To make the most of the wonderful walking in the Chapada Diamantina, we recommend that you take appropriate clothes and equipment.
We strongly recommend that you only travel with a reputable operator such as Pura Aventura who use experienced local guides. There are many reasons for this, including dealing with an emergency, which is unlikely but vital.
So, on that basis, we recommend that you take:
Good walking shoes or boots – It’ll be hot, so light-weight and breathable is good. It may be wet, so waterproof is also good. Hiking/approach shoes are lighter than boots and in our experience are fine for the dry season, but if you need more ankle support or if you’re going in the rainy season, then lightweight boots would be better.
Proper walking socks – There are lots of specially designed socks. Smartwool, Bridgedale, Brasher and others are good. The better ones are perfectly OK to be worn for more than a day, so you can travel lighter.
Long-sleeved tops – On the high plateaux, there’s no escaping the sun and you’re up over 1000m and not far from the equator, so make sure you can cover up.
Swimming costume – There’s lots of opportunity for a swim in rivers and pools in the mountains.
DEET-based insect repellant – We haven’t felt bothered by insects in the mountains, but they are there and are worth repelling at night.
High factor suncream – You’ll need it.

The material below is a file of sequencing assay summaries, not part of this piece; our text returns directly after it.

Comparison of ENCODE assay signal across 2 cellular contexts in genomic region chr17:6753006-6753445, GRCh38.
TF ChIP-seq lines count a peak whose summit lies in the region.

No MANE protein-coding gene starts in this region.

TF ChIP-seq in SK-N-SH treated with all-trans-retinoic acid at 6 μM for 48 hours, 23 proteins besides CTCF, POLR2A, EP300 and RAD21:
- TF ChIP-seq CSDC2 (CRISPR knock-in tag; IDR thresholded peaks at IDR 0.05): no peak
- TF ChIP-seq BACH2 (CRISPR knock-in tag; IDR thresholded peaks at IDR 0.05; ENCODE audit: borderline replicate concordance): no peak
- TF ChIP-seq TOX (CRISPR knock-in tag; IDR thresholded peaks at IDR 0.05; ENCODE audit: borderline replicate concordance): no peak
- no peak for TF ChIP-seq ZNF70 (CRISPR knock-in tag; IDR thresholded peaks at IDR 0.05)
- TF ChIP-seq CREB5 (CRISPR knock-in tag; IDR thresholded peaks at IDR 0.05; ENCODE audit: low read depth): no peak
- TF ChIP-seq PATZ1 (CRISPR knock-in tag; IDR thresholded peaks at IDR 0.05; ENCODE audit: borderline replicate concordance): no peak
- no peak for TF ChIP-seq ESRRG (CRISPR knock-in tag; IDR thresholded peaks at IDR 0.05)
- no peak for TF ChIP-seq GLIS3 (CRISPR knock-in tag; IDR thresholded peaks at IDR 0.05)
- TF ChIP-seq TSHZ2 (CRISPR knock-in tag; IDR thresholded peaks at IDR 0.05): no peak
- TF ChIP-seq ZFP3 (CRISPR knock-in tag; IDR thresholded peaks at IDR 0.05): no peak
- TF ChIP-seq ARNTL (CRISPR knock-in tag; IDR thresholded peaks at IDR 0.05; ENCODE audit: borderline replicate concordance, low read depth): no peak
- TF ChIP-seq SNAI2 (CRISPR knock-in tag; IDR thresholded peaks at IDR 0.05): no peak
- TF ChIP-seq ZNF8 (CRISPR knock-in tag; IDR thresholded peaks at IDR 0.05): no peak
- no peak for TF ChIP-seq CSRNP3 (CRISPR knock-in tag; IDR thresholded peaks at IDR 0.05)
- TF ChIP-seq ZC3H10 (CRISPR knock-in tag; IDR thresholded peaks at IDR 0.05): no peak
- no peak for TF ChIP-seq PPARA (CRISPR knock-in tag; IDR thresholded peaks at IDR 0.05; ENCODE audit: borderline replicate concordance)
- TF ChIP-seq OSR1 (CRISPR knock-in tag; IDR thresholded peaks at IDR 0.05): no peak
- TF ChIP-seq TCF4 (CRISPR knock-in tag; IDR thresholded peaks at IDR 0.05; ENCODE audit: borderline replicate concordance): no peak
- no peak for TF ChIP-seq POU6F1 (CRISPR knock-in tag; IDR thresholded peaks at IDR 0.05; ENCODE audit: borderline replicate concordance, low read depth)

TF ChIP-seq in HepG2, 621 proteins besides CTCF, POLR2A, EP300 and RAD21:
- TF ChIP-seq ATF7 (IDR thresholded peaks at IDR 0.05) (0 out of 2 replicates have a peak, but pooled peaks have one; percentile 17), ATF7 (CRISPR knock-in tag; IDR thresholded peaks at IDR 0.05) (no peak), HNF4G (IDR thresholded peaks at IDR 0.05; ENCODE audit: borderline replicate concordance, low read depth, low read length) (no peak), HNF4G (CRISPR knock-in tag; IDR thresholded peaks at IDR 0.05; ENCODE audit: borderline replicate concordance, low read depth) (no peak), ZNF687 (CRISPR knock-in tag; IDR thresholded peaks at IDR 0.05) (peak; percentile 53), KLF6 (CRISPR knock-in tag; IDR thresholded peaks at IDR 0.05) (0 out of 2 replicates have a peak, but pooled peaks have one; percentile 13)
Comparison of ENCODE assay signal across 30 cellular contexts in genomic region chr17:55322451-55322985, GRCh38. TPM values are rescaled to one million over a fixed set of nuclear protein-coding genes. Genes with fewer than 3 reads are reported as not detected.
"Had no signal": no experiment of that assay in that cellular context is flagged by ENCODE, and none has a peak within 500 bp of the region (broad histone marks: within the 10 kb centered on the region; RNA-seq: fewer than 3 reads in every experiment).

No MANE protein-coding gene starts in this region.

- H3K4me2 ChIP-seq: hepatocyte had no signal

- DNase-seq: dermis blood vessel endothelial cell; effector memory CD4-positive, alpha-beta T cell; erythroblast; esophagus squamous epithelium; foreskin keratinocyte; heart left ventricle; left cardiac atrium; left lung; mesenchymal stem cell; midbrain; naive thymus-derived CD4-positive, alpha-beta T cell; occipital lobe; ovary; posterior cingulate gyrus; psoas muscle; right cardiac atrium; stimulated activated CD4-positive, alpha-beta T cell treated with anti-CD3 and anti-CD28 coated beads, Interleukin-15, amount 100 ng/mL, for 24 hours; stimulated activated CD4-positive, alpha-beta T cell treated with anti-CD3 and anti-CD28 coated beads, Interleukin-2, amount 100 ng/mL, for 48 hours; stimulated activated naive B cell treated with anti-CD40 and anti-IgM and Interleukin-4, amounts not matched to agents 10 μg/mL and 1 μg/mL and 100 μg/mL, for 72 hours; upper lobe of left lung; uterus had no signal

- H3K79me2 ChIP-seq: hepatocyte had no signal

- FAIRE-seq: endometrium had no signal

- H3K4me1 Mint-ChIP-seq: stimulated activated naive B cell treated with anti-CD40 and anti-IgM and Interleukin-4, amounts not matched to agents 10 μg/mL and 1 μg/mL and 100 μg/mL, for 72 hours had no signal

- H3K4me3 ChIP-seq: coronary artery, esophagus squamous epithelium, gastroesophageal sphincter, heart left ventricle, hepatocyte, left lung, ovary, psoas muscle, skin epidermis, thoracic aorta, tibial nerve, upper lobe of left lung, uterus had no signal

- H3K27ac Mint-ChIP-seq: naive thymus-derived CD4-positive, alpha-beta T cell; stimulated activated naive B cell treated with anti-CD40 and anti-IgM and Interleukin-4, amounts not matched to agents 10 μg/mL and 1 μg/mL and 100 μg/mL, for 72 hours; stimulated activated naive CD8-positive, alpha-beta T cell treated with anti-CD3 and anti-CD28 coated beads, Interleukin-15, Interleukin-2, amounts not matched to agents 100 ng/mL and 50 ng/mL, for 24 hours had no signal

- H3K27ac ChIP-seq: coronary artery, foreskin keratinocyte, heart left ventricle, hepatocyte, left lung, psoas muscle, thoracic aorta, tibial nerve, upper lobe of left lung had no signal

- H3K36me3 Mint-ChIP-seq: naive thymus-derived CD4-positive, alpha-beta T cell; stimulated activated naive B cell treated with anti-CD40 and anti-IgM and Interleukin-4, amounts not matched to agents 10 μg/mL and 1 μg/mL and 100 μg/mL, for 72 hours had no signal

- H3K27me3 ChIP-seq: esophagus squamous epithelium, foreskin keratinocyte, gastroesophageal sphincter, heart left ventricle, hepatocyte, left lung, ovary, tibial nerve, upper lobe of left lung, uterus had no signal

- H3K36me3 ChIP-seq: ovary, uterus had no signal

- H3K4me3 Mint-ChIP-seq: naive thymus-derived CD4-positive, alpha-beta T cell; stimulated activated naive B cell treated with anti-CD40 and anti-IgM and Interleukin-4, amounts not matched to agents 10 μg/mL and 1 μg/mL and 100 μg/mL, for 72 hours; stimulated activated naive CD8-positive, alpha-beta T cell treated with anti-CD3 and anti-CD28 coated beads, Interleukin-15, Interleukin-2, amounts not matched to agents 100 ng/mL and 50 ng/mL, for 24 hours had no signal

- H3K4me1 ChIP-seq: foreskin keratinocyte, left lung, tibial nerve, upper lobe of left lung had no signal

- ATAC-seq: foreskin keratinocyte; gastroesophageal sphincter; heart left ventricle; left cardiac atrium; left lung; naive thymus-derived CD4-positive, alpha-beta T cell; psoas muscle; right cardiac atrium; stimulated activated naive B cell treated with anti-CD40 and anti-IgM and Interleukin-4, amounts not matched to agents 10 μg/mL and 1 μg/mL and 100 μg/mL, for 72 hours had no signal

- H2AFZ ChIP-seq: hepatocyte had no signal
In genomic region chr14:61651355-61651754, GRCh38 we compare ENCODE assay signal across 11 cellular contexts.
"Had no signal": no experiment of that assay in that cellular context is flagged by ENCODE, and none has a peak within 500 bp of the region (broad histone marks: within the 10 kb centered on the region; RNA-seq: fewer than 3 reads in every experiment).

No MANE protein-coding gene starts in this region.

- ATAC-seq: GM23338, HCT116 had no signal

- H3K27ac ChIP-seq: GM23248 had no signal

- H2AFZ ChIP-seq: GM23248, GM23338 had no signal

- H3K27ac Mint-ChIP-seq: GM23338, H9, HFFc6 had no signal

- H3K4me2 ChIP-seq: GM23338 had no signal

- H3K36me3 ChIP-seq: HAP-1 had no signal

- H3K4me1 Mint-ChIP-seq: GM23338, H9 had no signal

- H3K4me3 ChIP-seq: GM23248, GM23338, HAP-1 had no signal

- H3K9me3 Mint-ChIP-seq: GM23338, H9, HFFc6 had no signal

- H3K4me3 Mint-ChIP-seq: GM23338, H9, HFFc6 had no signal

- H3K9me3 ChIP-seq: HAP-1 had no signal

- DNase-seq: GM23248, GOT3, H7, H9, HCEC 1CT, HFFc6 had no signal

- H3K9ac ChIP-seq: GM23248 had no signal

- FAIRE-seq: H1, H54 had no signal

A good torch/flashlight or headlamp – LED bulbs are bright and light.
A hat – A broad-brimmed hat is best. Tilley hats are excellent, but by no means the only option.
A lightweight towel – The special compact travel towels are great and take up very little space.
A comfortable small rucksack – 35l should be plenty for 3-4 days in the Pati Valley if you pack sensibly.
A waterproof jacket – It does rain sometimes, even in the dry season, so a lightweight but properly waterproof jacket is sensible.
A camera and plenty of memory cards – You’ll kick yourself if you forget it.
A fleece for the evening – it does get chilly at night.
A good sized water bottle – A 1.5l plastic mineral water bottle will do. You can refill your water from springs and at the houses you’ll stay at along the way. Take purification tablets if you’re nervous, though we didn’t bother and were fine.
Man-made vs natural
Generally, “”technical“” fabrics are likely to be a better bet (lighter, more comfortable, faster drying) than cotton. When ordinary cotton gets wet, it’s heavy and uncomfortable.
If you’re concerned about odour, then look for fabrics with impregnated silver – in our experience it works well.
Merino wool is also excellent and, in the lightest weights, suitable for hot conditions. It’s also great as a base-layer for chilly nights.